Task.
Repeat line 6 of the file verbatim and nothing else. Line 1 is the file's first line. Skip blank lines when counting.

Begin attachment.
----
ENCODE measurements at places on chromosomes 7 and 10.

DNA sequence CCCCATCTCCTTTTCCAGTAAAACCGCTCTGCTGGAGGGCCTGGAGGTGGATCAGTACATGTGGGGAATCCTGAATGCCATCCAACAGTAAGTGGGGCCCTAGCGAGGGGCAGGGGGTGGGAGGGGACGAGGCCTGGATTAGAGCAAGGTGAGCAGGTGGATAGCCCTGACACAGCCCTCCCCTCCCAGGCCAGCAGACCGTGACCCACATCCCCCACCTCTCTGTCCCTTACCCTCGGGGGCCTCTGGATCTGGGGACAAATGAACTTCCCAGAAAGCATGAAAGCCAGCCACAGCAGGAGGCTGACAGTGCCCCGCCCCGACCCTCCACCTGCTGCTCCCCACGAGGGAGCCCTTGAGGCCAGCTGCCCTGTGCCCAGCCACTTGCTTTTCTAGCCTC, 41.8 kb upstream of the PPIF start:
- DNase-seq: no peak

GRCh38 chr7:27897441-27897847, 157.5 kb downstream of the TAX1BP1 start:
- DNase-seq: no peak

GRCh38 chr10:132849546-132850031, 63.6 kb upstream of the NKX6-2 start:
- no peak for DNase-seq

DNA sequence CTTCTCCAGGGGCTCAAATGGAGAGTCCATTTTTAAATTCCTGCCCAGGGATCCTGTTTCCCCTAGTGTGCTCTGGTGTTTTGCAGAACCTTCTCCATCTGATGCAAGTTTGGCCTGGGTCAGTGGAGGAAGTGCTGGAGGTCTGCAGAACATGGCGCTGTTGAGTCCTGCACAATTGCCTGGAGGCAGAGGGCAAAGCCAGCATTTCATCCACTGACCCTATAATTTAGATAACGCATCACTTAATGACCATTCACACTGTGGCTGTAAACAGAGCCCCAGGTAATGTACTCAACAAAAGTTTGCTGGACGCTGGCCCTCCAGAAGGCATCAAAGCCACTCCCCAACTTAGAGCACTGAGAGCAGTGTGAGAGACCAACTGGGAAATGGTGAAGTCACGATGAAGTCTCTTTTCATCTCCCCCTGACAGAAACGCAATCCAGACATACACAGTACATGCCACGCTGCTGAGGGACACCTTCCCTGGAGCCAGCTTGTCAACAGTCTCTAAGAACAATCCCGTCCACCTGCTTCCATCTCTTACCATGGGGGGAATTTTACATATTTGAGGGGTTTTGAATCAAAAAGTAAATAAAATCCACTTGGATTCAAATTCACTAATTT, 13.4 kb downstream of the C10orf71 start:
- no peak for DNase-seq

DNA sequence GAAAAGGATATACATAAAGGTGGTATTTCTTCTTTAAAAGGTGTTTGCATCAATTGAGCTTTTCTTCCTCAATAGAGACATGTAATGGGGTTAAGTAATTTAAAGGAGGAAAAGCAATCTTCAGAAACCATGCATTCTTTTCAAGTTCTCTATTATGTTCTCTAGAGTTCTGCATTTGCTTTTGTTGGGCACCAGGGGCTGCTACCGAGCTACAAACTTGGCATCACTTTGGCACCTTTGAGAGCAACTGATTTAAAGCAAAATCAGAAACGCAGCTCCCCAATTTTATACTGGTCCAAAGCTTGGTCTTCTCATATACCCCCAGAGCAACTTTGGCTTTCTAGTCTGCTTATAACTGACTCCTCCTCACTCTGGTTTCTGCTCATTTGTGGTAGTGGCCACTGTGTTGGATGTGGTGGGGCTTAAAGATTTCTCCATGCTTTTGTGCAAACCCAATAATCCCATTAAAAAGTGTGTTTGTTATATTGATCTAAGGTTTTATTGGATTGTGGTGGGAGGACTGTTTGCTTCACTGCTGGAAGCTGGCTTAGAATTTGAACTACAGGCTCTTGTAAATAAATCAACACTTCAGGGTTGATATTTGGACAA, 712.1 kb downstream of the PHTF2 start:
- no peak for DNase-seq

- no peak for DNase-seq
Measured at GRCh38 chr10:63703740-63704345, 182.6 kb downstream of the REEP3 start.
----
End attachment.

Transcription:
GRCh38 chr10:132849546-132850031, 63.6 kb upstream of the NKX6-2 start: